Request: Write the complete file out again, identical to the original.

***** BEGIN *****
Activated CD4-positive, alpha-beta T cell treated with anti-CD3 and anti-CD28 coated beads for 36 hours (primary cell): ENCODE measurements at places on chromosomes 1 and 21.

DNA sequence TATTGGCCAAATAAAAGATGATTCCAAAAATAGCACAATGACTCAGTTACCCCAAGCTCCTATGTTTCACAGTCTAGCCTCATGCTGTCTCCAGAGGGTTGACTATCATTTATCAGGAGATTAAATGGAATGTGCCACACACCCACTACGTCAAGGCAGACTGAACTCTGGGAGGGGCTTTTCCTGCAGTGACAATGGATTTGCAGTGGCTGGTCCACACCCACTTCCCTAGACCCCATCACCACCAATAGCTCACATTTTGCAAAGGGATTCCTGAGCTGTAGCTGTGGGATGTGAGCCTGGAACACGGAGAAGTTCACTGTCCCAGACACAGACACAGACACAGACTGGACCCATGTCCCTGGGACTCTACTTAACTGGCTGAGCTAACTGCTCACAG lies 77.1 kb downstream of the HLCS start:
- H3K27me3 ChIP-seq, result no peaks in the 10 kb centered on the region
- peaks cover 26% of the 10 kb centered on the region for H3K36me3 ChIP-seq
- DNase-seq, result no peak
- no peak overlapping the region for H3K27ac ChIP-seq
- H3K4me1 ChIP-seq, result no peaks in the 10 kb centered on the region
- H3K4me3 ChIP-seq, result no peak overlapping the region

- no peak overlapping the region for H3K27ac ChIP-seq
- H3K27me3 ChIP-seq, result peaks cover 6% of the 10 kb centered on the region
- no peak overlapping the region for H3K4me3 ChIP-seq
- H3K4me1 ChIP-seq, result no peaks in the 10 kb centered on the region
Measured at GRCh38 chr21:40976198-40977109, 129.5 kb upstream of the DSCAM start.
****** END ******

Activated CD4-positive, alpha-beta T cell treated with anti-CD3 and anti-CD28 coated beads for 36 hours (primary cell): ENCODE measurements at places on chromosomes 1 and 21.

DNA sequence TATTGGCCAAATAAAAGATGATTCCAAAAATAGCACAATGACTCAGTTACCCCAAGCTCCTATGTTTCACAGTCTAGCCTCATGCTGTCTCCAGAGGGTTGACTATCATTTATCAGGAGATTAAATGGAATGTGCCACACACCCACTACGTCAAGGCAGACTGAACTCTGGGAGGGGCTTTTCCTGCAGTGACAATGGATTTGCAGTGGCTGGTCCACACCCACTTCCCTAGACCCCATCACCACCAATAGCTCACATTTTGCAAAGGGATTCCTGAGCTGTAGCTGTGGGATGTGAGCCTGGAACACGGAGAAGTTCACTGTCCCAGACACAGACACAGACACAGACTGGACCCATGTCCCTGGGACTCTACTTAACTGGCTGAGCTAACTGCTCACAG lies 77.1 kb downstream of the HLCS start:
- H3K27me3 ChIP-seq, result no peaks in the 10 kb centered on the region
- peaks cover 26% of the 10 kb centered on the region for H3K36me3 ChIP-seq
- DNase-seq, result no peak
- no peak overlapping the region for H3K27ac ChIP-seq
- H3K4me1 ChIP-seq, result no peaks in the 10 kb centered on the region
- H3K4me3 ChIP-seq, result no peak overlapping the region

- no peak overlapping the region for H3K27ac ChIP-seq
- H3K27me3 ChIP-seq, result peaks cover 6% of the 10 kb centered on the region
- no peak overlapping the region for H3K4me3 ChIP-seq
- H3K4me1 ChIP-seq, result no peaks in the 10 kb centered on the region
Measured at GRCh38 chr21:40976198-40977109, 129.5 kb upstream of the DSCAM start.